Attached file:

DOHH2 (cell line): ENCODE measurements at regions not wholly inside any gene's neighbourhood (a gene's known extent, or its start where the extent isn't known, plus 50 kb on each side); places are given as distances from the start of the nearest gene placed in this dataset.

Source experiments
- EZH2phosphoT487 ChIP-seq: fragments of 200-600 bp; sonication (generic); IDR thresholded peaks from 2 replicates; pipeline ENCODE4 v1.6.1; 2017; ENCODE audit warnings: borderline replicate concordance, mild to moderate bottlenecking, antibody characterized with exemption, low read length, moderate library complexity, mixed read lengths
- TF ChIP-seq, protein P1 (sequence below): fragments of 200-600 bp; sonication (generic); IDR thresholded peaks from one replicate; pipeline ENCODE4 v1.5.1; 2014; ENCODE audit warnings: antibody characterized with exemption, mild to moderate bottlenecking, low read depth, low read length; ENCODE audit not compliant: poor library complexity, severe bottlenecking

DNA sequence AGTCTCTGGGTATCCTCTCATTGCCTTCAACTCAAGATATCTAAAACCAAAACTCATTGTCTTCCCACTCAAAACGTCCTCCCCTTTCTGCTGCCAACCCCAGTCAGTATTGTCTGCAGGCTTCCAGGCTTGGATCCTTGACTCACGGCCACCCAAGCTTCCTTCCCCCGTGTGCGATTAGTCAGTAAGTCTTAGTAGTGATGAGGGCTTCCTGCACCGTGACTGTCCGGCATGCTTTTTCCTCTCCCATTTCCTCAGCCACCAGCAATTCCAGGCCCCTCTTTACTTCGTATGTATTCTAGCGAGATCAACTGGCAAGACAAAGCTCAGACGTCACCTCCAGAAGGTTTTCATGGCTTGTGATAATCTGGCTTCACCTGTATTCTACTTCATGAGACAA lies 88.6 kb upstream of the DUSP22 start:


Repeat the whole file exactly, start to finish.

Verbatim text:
DOHH2 (cell line): ENCODE measurements at regions not wholly inside any gene's neighbourhood (a gene's known extent, or its start where the extent isn't known, plus 50 kb on each side); places are given as distances from the start of the nearest gene placed in this dataset.

Source experiments
- EZH2phosphoT487 ChIP-seq: fragments of 200-600 bp; sonication (generic); IDR thresholded peaks from 2 replicates; pipeline ENCODE4 v1.6.1; 2017; ENCODE audit warnings: borderline replicate concordance, mild to moderate bottlenecking, antibody characterized with exemption, low read length, moderate library complexity, mixed read lengths
- TF ChIP-seq, protein P1 (sequence below): fragments of 200-600 bp; sonication (generic); IDR thresholded peaks from one replicate; pipeline ENCODE4 v1.5.1; 2014; ENCODE audit warnings: antibody characterized with exemption, mild to moderate bottlenecking, low read depth, low read length; ENCODE audit not compliant: poor library complexity, severe bottlenecking

DNA sequence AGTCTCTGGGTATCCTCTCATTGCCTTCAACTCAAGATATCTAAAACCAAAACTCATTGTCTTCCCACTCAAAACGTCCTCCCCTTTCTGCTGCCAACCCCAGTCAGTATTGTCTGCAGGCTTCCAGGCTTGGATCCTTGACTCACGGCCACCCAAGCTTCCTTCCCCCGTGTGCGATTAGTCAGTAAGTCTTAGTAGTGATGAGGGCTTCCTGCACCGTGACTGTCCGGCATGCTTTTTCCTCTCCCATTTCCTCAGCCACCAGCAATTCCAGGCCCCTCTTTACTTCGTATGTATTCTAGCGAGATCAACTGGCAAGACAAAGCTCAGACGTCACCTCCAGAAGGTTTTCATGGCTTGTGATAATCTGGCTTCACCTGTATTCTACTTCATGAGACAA lies 88.6 kb upstream of the DUSP22 start: